Foxconn founder joins race to become Taiwan’s president
Terry Gou, the billionaire founder of Foxconn, has thrown his hat in the ring for Taiwan’s presidency – making waves in an election that will have wide-ranging implications for the Western Pacific. Having failed to win the opposition party’s nomination, Gou will run as an independent focused on taking down the ruling Democratic People’s Party, which he blames for the increasingly fractious relationship between Taiwan and China.
But ironically, Gou’s candidacy makes a DPP win more likely in the January 2024 election by pulling votes away from the other two candidates hoping to beat DPP nominee, Vice President Lai Ching-te.
Gou – who is polling in last place at just 15.2% – has expressed interest in teaming up with another opposition candidate to avoid splitting votes. But Lai has a formidable lead at 33.9%, and if all three opposition candidates remain in the race, it is likely the DPP will prevail.
Gou and the other two opposition candidates support closer ties between Taiwan and China. Gou, who has called for talks under the one-China framework to reconvene, has been questioned about a potential conflict of interest because of Foxconn’s huge investments in China. Having stepped down as chairman in 2019, Gou denies that Beijing would have any leverage over him, and while he remains a substantial investor in the company, he has said he would “sacrifice” his personal assets in China in the event of an attack on Taiwan.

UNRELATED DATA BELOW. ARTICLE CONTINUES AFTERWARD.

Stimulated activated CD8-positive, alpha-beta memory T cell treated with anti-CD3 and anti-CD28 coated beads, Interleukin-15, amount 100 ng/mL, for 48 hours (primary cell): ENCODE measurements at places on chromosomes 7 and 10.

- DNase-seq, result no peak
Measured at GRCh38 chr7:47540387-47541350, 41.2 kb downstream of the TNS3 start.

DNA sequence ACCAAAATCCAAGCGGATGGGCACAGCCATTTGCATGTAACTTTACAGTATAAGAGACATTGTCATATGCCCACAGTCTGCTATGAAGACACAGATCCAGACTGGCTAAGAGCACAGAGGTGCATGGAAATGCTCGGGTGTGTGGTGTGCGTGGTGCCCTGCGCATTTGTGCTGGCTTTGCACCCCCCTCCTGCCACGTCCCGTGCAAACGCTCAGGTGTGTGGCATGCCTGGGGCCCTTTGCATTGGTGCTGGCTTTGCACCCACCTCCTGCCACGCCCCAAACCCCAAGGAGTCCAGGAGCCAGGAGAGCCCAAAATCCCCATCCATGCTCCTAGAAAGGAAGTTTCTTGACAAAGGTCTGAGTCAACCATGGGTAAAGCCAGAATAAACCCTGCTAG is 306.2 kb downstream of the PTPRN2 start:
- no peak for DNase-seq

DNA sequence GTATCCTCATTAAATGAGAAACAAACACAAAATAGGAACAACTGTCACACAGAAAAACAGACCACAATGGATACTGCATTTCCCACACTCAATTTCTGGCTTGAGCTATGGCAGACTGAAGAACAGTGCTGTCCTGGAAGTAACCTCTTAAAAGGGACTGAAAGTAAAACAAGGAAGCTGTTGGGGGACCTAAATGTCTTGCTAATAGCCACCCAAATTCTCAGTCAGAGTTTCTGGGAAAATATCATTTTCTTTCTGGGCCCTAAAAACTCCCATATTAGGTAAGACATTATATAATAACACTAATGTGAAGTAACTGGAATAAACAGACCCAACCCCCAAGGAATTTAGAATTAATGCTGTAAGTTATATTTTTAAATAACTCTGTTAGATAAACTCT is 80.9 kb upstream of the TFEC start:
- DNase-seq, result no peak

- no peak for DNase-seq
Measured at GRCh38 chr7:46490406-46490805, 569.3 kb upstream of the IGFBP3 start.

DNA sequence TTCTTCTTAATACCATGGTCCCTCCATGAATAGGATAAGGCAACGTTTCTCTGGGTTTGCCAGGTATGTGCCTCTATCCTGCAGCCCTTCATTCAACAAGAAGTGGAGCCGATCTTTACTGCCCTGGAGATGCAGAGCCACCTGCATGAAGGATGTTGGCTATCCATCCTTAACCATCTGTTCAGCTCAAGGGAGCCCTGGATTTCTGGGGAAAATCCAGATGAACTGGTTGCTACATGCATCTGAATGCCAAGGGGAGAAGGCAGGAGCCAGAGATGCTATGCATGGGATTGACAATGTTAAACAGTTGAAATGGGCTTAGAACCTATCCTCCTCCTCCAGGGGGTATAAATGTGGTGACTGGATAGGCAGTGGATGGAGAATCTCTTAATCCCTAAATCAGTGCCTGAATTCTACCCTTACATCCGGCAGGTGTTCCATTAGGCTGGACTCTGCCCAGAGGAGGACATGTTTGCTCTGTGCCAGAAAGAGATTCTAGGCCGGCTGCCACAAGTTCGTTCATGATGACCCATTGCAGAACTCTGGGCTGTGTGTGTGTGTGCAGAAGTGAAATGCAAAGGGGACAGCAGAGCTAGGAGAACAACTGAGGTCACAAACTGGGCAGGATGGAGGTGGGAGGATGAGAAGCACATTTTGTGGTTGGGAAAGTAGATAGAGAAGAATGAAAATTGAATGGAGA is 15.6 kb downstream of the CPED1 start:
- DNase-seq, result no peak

The DPP, meanwhile, champions Taiwan’s autonomy from China, much to Beijing’s disdain. To rile up pro-China voters, Beijing has threatened that a win by Lai could lead to military action, a warning that opposition candidates point to as evidence that the DPP is responsible for rising tensions with Beijing.